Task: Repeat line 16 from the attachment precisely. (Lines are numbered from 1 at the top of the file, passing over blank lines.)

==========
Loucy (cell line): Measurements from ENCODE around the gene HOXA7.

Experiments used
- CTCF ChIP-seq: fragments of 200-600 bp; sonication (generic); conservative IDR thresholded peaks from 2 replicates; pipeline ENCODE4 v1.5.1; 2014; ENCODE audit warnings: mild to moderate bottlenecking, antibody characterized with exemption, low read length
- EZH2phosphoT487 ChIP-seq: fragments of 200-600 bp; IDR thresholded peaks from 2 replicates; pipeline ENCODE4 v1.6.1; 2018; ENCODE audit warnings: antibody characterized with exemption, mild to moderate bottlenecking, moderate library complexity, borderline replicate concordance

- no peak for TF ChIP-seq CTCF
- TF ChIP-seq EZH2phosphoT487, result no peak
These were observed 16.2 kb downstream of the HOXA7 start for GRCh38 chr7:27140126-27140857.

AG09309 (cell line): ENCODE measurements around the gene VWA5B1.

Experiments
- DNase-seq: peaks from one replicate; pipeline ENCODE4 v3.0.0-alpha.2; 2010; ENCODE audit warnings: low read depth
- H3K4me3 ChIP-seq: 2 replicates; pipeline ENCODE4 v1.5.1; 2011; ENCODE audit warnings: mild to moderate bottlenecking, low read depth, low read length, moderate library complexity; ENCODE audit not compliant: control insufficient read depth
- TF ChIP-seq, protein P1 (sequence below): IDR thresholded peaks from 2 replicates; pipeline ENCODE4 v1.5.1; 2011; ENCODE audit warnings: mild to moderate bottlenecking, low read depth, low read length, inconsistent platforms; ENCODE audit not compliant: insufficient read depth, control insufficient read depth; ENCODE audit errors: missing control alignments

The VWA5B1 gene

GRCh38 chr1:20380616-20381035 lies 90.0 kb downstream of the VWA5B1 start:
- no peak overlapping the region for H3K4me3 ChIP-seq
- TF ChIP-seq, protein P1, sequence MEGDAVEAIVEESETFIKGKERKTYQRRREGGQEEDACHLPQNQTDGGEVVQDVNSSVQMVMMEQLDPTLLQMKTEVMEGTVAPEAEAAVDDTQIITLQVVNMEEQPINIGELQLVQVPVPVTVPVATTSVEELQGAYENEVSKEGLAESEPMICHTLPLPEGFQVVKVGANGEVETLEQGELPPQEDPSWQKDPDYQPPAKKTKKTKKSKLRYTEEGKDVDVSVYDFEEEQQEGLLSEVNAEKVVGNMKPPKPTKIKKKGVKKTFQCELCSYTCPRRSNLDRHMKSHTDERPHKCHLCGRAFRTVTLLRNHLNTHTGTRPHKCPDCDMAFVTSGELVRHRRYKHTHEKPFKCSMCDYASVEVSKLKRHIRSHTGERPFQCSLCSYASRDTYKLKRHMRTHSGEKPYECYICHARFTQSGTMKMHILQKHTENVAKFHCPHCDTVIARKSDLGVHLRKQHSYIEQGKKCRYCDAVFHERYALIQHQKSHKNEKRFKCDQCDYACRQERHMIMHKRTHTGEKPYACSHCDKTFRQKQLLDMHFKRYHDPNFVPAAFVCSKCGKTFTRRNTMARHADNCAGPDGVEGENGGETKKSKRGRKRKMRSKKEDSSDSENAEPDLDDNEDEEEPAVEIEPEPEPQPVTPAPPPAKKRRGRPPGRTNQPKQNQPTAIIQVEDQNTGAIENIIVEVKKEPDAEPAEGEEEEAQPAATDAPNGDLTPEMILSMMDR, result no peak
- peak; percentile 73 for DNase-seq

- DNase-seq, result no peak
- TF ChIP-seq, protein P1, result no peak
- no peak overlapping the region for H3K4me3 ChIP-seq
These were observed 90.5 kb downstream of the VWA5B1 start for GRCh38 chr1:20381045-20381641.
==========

- TF ChIP-seq, protein P1, sequence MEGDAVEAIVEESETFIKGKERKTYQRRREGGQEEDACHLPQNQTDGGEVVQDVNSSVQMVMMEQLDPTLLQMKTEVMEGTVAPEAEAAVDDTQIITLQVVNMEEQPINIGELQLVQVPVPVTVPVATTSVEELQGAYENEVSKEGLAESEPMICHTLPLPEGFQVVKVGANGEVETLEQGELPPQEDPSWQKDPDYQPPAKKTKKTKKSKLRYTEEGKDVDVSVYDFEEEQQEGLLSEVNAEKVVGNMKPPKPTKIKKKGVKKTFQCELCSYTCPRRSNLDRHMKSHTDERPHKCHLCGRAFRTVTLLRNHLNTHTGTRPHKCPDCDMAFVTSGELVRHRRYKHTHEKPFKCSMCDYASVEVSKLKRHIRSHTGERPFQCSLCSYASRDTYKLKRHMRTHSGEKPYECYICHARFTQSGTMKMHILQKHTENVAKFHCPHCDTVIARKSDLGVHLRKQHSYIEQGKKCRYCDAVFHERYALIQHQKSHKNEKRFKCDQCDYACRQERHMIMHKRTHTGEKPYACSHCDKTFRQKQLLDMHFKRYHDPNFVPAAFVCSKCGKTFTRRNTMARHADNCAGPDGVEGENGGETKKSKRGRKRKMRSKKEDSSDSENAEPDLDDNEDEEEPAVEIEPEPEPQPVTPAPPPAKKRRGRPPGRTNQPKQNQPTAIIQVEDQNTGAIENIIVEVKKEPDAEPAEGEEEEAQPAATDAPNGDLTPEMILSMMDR, result no peak